The latest edition of Hillsdale College’s Imprimis features Cal State-Bernardino political science professor Edward Erler‘s discussion of the potential impact of the U.S. Supreme Court’s pending decision in Fisher v. Texas, a case involving a race-based university admissions process.

Curiously enough, the Court’s failure to deal with the issue of racial classifications can be traced to the 1954 case of Brown v. Board of Education, not for its result—segregated schools did violate the Equal Protection Clause—but for its failure to declare that the Constitution was colorblind. In 1896, the Supreme Court had rendered its infamous “separate but equal” decision in Plessy v. Ferguson: As long as races were treated equally, the Plessy majority had said, segregation did not offend the Equal Protection Clause, because a mere separation of the races did not imply “a badge of inferiority.” Justice Harlan, in a lone dissent, wrote, “Our Constitution is colorblind, and neither knows nor tolerates classes among citizens.” Justice Harlan would have disallowed racial segregation as a matter of constitutional law. In the Brown case, however, Chief Justice Warren was disinclined to rely on the Constitution, writing that “we cannot turn the clock back to 1868” when the Fourteenth Amendment was adopted. Its “most avid proponents,” Warren stated, “undoubtedly intended . . . to remove all legal distinctions” among citizens, but its opponents “were antagonistic to both the letter and the spirit [of the Amendment] . . . and wished . . . the most limited effect. What others in Congress and the state legislatures had in mind,” he continued, “cannot be determined with any degree of certainty.” Why the opponents of the Fourteenth Amendment enter the calculus here is a mystery. After all, they lost! But in Warren’s irrefragable logic, the fact that the opponents had another vision seems to cast doubt on any attempt to rely on the Constitution.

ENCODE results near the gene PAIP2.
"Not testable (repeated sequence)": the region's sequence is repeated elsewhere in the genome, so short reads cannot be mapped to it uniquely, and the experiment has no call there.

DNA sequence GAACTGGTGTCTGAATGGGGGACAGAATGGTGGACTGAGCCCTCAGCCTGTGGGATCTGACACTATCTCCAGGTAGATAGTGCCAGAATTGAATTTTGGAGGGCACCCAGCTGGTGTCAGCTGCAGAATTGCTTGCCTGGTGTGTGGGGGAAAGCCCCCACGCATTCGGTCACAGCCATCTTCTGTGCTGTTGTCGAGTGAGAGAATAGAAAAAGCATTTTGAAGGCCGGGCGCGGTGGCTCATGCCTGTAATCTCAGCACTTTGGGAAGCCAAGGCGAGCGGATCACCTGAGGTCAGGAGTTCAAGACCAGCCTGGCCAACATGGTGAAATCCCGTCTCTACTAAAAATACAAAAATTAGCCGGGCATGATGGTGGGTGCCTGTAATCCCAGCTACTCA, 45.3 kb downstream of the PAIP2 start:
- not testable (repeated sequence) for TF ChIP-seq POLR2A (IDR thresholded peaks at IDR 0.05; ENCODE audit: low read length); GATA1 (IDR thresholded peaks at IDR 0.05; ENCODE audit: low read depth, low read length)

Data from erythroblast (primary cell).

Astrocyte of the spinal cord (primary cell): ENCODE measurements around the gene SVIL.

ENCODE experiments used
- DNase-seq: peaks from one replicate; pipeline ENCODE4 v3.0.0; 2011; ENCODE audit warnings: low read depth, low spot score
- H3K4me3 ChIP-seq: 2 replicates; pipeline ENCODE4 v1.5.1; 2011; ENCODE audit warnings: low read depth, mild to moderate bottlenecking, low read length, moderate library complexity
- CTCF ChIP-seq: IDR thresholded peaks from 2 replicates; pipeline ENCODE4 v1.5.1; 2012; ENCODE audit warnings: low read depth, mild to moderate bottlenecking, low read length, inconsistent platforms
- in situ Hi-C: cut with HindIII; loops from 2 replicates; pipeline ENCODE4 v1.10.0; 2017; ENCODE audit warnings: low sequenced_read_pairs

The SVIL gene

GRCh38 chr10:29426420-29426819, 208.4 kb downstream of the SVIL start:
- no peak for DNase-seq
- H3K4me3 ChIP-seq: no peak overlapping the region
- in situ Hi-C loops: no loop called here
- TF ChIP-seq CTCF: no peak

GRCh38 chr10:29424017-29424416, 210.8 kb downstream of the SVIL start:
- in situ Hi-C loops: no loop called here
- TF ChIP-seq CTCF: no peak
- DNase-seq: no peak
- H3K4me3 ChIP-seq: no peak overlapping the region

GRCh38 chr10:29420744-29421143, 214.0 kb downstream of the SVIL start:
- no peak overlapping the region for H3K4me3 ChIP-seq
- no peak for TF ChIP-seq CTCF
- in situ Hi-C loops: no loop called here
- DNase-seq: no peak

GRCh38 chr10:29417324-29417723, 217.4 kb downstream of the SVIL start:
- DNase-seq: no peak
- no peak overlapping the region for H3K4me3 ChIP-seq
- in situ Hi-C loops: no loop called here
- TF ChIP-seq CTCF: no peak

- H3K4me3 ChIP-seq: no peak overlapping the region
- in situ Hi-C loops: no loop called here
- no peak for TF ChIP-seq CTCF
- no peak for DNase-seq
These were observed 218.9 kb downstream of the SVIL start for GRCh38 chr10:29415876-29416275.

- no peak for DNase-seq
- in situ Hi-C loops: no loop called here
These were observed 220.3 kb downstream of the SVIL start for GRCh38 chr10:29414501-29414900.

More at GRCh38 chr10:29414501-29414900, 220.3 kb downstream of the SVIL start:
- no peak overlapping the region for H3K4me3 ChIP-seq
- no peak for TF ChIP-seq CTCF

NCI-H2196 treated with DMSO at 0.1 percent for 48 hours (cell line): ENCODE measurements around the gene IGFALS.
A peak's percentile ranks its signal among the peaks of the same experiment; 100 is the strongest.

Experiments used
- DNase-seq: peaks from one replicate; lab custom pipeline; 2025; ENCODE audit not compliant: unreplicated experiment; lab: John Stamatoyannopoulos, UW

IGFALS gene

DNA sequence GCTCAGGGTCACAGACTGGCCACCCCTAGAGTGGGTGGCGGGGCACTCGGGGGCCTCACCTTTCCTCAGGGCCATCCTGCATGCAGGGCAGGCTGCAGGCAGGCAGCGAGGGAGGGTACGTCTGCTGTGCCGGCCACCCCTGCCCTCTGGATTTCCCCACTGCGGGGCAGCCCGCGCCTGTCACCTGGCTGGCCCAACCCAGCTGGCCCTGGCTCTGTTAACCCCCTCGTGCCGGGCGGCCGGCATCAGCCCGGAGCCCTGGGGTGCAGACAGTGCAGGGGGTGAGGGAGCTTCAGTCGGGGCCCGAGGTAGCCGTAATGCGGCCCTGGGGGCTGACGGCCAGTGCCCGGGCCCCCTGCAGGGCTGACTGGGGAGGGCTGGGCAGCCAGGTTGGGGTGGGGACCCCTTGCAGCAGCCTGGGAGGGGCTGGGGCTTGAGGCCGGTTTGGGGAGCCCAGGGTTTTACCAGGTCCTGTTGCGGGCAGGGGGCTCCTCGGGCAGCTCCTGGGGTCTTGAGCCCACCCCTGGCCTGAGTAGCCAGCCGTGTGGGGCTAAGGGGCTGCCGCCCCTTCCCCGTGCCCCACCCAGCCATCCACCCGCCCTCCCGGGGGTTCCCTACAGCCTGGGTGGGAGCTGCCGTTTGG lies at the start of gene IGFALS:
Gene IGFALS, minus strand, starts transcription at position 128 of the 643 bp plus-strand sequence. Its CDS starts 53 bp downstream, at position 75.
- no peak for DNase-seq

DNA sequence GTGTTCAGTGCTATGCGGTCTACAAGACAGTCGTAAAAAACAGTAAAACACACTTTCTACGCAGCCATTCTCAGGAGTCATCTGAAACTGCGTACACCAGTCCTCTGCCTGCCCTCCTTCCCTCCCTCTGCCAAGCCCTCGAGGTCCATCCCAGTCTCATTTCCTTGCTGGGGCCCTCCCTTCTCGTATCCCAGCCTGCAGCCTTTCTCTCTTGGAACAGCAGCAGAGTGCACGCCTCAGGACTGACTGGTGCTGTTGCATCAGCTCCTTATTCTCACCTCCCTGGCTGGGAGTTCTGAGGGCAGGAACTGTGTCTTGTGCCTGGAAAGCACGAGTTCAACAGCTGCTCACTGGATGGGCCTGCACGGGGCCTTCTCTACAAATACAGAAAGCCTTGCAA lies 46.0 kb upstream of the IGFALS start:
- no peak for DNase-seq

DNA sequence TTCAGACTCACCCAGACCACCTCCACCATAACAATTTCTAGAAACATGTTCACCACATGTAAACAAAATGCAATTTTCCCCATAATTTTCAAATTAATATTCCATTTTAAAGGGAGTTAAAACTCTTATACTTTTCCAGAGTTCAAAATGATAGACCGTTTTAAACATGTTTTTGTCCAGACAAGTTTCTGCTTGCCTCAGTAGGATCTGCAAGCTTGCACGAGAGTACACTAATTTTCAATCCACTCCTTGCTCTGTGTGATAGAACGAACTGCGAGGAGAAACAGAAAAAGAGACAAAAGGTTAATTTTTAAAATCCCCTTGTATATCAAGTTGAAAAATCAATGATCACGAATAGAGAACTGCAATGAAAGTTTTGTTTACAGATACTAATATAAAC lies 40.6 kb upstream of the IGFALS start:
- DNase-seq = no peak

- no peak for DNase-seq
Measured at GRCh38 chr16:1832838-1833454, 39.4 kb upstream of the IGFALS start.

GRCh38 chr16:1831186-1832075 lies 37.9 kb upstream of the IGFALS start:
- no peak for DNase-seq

Rather, Warren decided that a more reliable basis for a decision was modern social science. Whereas Plessy had concluded that separate is not inherently unequal, by 1954 experimental psychology indicated that, at least in the context of grammar school education, a separation of the races creates a “feeling of inferiority . . . that may affect [the] hearts and minds [of school children] in a way unlikely to be undone.” “Whatever may have been the extent of psychological knowledge at the time of Plessy,” Warren concluded, “this finding is amply supported by modern authority.” So the difference between the holdings in Plessy and in Brown was not a difference in constitutional construction, but a matter of developments in the science of psychology. Under the tutelage of Chief Justice Warren, modern psychology had replaced the Constitution for purposes of equal protection analysis. As a result, only those racial classifications that create “feelings of inferiority” are proscribed by the Constitution. This left open the question of whether racial classifications that are designed to benefit, rather than harm, a racial class violate the Equal Protection Clause.

The Supreme Court only needs to take one short step to do the job that Brown v. Board of Education failed to do. It should declare that the Equal Protection Clause of the Fourteenth Amendment commands a colorblind Constitution which neither knows nor tolerates classes among citizens. Fisher v. Texas should be the case where the Court completes the job.